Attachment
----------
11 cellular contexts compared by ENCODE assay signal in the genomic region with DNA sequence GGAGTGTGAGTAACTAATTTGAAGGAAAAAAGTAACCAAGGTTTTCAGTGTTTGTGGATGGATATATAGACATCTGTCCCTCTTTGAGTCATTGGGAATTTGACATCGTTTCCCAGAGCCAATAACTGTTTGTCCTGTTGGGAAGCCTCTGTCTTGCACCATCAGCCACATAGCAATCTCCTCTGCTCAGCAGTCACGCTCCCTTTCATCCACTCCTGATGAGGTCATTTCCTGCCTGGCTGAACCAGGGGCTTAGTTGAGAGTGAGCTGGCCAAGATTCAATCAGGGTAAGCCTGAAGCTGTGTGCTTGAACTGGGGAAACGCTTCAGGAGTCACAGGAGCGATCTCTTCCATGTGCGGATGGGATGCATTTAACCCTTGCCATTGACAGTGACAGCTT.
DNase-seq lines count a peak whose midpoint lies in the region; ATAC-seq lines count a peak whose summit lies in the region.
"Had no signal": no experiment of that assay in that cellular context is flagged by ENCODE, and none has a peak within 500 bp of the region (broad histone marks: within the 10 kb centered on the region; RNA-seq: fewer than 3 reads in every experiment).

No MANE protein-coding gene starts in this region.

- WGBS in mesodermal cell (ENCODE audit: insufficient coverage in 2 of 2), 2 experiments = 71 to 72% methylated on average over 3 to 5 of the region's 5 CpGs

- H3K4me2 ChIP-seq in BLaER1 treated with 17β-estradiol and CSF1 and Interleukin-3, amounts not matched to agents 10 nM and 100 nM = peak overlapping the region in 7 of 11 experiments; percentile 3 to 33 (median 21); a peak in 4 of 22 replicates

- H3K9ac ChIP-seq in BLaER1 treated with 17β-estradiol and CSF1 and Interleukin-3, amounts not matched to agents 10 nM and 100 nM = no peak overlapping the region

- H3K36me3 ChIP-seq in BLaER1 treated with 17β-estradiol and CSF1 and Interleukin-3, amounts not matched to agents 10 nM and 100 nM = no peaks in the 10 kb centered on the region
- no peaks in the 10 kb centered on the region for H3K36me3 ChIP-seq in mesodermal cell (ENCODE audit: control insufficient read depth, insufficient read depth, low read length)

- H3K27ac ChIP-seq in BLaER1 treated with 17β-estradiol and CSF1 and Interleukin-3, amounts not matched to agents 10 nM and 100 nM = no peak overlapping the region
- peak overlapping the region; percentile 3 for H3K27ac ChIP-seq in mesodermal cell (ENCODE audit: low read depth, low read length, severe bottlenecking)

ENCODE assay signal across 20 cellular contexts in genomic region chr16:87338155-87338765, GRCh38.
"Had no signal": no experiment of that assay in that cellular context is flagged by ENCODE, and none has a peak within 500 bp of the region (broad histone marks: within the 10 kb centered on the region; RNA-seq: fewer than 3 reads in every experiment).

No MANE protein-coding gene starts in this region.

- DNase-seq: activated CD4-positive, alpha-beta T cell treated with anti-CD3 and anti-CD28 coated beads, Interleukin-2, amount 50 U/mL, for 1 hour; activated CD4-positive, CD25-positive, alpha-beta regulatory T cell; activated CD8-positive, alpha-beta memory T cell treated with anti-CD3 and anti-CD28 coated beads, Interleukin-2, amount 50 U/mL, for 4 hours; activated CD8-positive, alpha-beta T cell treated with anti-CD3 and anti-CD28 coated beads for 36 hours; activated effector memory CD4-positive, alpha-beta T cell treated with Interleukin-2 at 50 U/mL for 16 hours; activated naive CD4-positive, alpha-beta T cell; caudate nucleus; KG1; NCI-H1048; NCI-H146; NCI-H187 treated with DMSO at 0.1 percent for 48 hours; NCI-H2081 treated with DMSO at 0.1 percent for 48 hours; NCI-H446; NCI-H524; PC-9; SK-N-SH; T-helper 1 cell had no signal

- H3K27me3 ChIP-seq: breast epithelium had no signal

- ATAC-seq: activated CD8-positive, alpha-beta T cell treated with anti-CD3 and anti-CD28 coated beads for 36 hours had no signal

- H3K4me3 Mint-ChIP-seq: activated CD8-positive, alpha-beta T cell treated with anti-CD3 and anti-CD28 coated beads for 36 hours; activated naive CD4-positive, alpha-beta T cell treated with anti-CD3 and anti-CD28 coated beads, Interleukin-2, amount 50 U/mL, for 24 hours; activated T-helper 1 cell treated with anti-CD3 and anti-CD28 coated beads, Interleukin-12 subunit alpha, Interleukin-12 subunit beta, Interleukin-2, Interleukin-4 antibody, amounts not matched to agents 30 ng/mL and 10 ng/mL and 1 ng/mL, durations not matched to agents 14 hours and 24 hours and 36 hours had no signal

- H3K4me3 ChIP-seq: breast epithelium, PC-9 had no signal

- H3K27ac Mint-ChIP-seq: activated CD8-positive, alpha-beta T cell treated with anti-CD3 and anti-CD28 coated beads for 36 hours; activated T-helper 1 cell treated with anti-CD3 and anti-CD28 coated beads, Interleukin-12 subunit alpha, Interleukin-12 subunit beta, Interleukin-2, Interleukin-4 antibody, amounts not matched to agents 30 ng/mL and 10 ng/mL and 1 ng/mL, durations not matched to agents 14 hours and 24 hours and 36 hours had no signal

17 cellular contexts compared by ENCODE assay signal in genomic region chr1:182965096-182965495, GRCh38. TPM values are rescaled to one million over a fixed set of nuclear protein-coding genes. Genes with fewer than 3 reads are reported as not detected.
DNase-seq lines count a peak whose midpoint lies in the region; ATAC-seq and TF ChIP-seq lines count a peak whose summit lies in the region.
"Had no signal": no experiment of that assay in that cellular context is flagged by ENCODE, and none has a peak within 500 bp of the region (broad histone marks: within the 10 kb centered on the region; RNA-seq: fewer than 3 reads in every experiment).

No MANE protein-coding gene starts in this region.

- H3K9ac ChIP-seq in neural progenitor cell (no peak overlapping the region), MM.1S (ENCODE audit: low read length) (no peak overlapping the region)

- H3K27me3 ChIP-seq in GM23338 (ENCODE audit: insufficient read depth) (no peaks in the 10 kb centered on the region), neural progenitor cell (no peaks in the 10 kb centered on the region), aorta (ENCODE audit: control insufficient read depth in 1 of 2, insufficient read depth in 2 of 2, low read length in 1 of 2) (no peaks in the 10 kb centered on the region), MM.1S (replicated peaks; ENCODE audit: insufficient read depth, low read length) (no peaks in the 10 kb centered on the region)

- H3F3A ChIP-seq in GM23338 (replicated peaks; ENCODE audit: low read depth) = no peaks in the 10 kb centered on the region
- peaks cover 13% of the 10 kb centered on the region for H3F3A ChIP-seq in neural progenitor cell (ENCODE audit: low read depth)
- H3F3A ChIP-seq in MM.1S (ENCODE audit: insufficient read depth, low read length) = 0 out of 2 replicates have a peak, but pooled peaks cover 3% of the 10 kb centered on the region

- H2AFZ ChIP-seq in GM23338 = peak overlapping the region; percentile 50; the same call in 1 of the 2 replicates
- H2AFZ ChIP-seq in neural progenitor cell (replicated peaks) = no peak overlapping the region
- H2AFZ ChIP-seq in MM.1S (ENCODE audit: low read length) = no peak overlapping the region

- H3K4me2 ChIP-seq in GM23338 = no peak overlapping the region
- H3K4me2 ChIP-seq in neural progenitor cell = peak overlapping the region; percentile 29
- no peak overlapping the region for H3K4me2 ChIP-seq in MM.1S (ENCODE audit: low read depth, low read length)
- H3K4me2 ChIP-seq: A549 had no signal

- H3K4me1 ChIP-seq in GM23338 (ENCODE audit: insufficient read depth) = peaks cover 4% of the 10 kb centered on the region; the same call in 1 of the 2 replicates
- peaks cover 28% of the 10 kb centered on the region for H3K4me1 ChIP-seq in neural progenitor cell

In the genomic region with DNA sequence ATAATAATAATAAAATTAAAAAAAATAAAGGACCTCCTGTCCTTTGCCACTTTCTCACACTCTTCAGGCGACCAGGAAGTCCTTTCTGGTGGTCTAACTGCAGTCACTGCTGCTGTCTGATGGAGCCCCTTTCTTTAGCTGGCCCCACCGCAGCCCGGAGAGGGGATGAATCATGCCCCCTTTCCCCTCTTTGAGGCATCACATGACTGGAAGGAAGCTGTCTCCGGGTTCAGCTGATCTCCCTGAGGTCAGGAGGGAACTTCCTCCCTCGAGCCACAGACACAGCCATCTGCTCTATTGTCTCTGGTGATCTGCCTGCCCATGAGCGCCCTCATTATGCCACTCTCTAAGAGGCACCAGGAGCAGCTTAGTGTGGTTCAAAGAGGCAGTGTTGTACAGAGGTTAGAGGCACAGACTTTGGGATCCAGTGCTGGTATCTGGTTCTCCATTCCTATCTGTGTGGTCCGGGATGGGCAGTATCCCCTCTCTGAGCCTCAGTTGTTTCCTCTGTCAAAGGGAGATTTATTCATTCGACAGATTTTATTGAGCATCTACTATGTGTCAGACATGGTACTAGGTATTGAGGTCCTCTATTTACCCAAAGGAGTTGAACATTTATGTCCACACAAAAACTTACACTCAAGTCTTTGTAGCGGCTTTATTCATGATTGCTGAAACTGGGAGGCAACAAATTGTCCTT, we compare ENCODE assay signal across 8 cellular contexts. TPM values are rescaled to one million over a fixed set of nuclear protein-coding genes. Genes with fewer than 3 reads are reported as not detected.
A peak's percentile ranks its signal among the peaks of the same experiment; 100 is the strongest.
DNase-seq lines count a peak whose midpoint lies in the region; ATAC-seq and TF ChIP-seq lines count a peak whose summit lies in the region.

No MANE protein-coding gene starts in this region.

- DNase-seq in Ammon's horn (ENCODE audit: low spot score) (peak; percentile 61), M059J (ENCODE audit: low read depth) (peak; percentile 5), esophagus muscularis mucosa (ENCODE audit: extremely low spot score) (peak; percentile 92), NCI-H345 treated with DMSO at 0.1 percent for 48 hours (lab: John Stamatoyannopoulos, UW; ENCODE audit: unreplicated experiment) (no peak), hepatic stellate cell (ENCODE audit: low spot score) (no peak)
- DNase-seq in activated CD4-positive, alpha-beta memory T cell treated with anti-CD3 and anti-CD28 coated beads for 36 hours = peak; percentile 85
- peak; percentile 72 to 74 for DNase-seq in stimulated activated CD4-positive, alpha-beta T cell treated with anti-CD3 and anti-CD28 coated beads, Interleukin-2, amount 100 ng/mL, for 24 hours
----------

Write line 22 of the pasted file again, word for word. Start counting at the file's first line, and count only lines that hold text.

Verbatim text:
DNase-seq lines count a peak whose midpoint lies in the region; ATAC-seq and TF ChIP-seq lines count a peak whose summit lies in the region.